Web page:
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MonkeyNotes-The Wild Duck by Henrik Ibsen
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Ibsen's work can be divided into three phases: the early phase was
dominated by historical plays, which are written wholly or partly
in verse; the middle phase was marked by two dramatic poems,
"Brand" and "Peer Gynt;" and the final phase is devoted to his
great prose dramas, which revolve around contemporary social and
moral issues. In all three phases of his career, Ibsen's central
preoccupation was to present "the contradiction between word and
deed, between will and duty, between life and theory in general."
He also tried to depict men as egoistically and selfishly sufficient
unto themselves.

The content of Ibsen's plays was sometimes shocking, for he gave
insights into the human condition, which were quite rare for his
time. The plays often stirred up debates, which were usually
heated, protracted, and widespread. "A Doll's House" was greatly
debated and criticized because it portrayed a woman, named Nora,
who walked out on her husband and three young children. His next
play "Ghosts" investigates what would have happened to Nora had
she remained at home. In "The Wild Duck" Ibsen tries to show
how it is better to cling on to "life illusions" rather than to have the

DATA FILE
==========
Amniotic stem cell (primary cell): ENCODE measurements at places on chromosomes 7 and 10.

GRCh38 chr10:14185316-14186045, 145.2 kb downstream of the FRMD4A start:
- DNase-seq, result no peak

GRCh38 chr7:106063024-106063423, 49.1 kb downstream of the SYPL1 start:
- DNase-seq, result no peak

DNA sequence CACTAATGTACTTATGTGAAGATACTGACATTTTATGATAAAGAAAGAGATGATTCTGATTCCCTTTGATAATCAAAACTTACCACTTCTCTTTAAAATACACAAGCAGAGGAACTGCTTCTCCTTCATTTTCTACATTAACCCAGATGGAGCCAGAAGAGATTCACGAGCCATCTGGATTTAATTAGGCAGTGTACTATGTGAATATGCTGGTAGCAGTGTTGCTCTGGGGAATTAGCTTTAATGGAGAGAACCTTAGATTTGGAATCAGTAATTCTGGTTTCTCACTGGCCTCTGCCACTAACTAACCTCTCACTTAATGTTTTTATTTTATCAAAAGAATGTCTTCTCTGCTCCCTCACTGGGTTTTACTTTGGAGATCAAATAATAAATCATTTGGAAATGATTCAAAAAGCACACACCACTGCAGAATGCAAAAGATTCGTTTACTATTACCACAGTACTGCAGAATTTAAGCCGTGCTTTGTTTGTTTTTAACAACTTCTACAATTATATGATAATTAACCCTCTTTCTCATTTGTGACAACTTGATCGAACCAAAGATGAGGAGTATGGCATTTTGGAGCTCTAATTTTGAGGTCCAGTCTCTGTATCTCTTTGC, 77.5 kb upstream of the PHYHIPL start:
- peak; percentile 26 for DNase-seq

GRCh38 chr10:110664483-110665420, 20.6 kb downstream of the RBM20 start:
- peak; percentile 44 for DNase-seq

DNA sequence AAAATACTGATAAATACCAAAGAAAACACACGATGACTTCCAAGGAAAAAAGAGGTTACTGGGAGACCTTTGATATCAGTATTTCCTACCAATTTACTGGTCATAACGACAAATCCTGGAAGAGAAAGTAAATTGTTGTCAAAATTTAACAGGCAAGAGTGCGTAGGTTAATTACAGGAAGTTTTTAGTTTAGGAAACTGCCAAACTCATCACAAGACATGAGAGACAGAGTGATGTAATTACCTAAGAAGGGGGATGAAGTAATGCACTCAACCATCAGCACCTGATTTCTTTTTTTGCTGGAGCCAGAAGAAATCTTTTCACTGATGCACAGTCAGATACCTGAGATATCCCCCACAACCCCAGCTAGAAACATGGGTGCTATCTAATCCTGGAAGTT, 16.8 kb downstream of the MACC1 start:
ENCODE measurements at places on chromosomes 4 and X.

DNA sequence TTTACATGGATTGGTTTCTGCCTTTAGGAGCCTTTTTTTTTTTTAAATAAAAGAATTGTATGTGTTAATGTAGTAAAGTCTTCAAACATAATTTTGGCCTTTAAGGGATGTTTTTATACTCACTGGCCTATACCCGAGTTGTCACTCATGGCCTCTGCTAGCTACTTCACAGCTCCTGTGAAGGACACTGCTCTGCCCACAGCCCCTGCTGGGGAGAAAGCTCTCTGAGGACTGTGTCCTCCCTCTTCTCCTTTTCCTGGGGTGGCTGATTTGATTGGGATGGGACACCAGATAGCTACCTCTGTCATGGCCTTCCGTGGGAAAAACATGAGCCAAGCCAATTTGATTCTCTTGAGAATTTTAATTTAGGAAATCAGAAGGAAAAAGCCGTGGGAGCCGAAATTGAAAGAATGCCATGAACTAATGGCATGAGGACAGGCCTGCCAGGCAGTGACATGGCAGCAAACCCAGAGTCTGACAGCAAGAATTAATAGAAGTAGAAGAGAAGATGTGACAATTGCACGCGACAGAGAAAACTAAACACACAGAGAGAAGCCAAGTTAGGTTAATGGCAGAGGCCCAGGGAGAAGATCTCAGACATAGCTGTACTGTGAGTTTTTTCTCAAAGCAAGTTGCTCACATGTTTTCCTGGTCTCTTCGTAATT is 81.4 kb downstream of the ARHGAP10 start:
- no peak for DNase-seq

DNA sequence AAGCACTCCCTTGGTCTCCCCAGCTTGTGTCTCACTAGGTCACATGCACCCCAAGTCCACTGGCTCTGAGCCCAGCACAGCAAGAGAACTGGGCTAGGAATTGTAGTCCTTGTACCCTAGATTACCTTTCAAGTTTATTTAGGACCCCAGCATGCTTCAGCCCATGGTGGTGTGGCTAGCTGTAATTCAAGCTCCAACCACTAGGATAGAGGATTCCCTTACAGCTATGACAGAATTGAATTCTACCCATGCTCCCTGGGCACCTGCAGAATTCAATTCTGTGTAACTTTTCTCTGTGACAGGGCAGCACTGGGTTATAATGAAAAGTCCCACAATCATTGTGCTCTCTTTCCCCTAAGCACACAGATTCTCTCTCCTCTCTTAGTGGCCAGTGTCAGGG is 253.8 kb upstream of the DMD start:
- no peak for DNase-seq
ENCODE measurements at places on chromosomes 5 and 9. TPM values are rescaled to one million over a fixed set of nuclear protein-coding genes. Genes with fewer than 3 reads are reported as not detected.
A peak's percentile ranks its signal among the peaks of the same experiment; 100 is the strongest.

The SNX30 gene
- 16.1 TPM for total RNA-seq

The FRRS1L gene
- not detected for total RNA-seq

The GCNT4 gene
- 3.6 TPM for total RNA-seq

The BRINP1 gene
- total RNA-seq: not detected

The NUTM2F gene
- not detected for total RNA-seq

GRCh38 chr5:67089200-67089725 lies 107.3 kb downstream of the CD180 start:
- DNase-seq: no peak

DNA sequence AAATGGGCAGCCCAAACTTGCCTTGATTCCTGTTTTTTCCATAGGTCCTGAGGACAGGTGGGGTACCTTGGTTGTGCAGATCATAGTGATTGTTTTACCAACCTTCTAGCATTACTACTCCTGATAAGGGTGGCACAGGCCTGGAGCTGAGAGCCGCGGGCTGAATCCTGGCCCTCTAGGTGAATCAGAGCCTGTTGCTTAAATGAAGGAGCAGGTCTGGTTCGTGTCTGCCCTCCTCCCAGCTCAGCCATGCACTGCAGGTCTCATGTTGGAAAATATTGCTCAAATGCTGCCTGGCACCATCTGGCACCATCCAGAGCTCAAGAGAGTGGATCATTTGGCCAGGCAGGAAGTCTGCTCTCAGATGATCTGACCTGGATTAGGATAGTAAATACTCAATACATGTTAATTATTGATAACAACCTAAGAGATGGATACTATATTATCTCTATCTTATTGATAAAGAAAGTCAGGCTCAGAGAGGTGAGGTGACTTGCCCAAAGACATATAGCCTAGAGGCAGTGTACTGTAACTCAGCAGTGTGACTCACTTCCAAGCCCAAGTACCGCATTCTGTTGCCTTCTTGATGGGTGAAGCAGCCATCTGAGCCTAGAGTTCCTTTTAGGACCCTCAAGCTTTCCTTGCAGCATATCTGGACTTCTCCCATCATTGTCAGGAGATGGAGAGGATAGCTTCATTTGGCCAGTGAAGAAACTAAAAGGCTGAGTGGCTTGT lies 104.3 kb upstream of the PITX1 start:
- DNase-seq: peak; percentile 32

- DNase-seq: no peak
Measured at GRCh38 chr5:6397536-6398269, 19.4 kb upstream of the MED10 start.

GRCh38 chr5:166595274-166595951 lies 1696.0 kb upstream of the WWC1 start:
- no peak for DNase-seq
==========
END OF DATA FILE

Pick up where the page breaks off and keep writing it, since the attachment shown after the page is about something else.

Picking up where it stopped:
idealistic viewpoint of a Gregers Werle imposed on the individual.

In all his plays, Ibsen explores the relationship between human
beings, presenting them with such sensitivity that the overall effect
is as powerful and satisfying as that of a perfect poem. He also
portrays that personal tragedy comes from a denial of love. Hedvig
kills herself because she is denied love by the father whom she
adores. In his plays, Ibsen is also able to masterfully handle
dramatic effect on the stage through his use of language, powerful
symbols (such as the wild duck), and the interaction of characters.

"The Wild Duck" was written in 1884 and falls in the middle of
Ibsen's career. As the key symbol and image in the play, the wild
duck came from two probable sources. Ibsen borrowed the idea
from a poem, "The Sea-Bird," written by Welhaven, a Norwegian

It is about a wounded duck that is shot by a careless hunter and
dives down to the bottom of the sea to die. Another source for
Ibsen was Darwin's account of how wild ducks degenerate in
captivity. The play marks a fine balance between the poetic and the
realistic elements.

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MonkeyNotes-The Wild Duck by Henrik Ibsen

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